A presence on social media may be useful for visibility but it isn’t significantly improving the visibility of research out of India, says a study published in the latest issue of the journal Current Science.
The influence of a research publication is primarily gauged by the number of citations — namely, how often peer scientists reference it. Traditionally, these have largely been of interest to scientists, but with the growth of social media and online scientific journals, the popularity of uploading drafts to online sites for peer-review ahead of formal publication has increased. There’s also a surge in discussions of scientific research on social media. These has led to the existence of a new class of popularity indicators called ‘altmetrics’ that track the number of mentions and shares of scientific publications on social media. Altmetrics have now emerged as a sub-field of scientific study, where researchers analyse social media coverage and consumption of scholarly articles, and sometimes even use them to predict future citations of scholarly articles.
A group of researchers analysed 1,460,124 research papers found indexed in the Web of Science (WoS), a global database of scientific publications. Nearly 681,274 are found to be covered by altmetric.com, a site that aggregates mentions of scientific publications from various social media platforms, blogs and popular search engines. “Approximately 47% of research output from the world is covered in some social media platform,” the researchers note in their study.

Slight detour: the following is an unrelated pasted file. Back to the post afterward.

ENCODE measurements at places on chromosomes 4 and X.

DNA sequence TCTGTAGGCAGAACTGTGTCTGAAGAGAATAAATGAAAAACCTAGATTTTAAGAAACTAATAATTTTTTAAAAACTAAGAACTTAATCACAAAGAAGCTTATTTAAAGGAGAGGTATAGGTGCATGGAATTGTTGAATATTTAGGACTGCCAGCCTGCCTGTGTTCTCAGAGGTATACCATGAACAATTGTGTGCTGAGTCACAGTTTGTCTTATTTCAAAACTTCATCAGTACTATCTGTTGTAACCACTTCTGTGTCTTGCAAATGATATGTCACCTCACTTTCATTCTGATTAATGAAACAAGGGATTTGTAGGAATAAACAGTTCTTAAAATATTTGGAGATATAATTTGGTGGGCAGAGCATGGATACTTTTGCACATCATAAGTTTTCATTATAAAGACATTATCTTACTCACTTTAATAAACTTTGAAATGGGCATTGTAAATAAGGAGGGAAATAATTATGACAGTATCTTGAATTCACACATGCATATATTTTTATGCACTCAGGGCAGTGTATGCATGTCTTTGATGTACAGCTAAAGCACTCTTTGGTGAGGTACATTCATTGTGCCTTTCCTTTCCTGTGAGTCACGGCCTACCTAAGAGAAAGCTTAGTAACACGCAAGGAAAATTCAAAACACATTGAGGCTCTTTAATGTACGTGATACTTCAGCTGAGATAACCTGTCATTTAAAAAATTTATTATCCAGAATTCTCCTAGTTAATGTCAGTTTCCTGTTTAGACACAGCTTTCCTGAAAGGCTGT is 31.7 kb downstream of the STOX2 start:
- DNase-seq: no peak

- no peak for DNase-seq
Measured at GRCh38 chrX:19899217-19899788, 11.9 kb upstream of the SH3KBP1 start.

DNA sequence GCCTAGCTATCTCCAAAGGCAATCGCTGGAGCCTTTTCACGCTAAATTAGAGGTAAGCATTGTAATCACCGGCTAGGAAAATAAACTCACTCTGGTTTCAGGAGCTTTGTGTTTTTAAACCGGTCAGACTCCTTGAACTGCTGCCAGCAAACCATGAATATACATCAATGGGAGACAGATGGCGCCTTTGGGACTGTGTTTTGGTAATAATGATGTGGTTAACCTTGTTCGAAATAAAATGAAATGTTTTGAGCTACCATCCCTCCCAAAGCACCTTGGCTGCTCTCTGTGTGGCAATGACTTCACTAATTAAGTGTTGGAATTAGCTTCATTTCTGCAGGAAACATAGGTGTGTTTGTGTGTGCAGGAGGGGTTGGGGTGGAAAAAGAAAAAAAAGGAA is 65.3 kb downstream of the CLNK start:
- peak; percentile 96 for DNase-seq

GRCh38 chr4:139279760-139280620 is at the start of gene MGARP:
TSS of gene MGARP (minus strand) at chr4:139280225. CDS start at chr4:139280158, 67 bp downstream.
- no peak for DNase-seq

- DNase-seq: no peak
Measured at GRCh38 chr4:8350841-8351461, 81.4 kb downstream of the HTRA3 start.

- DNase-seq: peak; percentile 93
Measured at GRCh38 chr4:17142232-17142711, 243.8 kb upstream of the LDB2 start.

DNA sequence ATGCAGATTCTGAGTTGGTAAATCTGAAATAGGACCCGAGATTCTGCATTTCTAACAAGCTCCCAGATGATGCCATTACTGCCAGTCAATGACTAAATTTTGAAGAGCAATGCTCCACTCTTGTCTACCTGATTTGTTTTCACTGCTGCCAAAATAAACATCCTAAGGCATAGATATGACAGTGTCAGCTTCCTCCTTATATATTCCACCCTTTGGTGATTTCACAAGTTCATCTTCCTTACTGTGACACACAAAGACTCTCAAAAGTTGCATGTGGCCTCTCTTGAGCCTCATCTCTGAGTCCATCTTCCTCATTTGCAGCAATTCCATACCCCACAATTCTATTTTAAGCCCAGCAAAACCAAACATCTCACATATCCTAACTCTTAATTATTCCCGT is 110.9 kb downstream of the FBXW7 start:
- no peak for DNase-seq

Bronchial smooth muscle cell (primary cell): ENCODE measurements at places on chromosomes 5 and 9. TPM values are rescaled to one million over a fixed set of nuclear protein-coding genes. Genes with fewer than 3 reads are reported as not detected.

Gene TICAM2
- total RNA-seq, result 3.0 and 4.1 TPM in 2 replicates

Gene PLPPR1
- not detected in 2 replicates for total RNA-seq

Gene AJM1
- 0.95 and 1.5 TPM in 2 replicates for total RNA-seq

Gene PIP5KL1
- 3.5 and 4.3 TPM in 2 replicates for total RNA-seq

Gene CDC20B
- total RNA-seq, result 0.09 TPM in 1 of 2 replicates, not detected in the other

Of the total 76,621 research papers published from India, only 21,644 are found to be included in altmetric.com, or about 29% of the research output from India is covered in social media platforms.
“...It is evident that research output from India, in general, is getting lesser attention in social media platforms compared to the world average...India’s share of altmetric coverage to the world lies between 2% and 5% for different platforms,” the researchers who are based at the South Asian University, New Delhi; the Benares Hindu University and the Leibnitz Institute of Social Science, Cologne, Germany, report in their study.
For India, the platform Mendeley had the highest coverage of 27%, followed by Attention Score with 24%, Twitter with 21% and Facebook with 4%. Globally, the figures for Mendeley were 43%, Attention Score 37%, Twitter at 34%, and Facebook at 9%.
Medicine and Biology were the most popular disciplines in India that were likely to get mentioned on social media, the researchers note.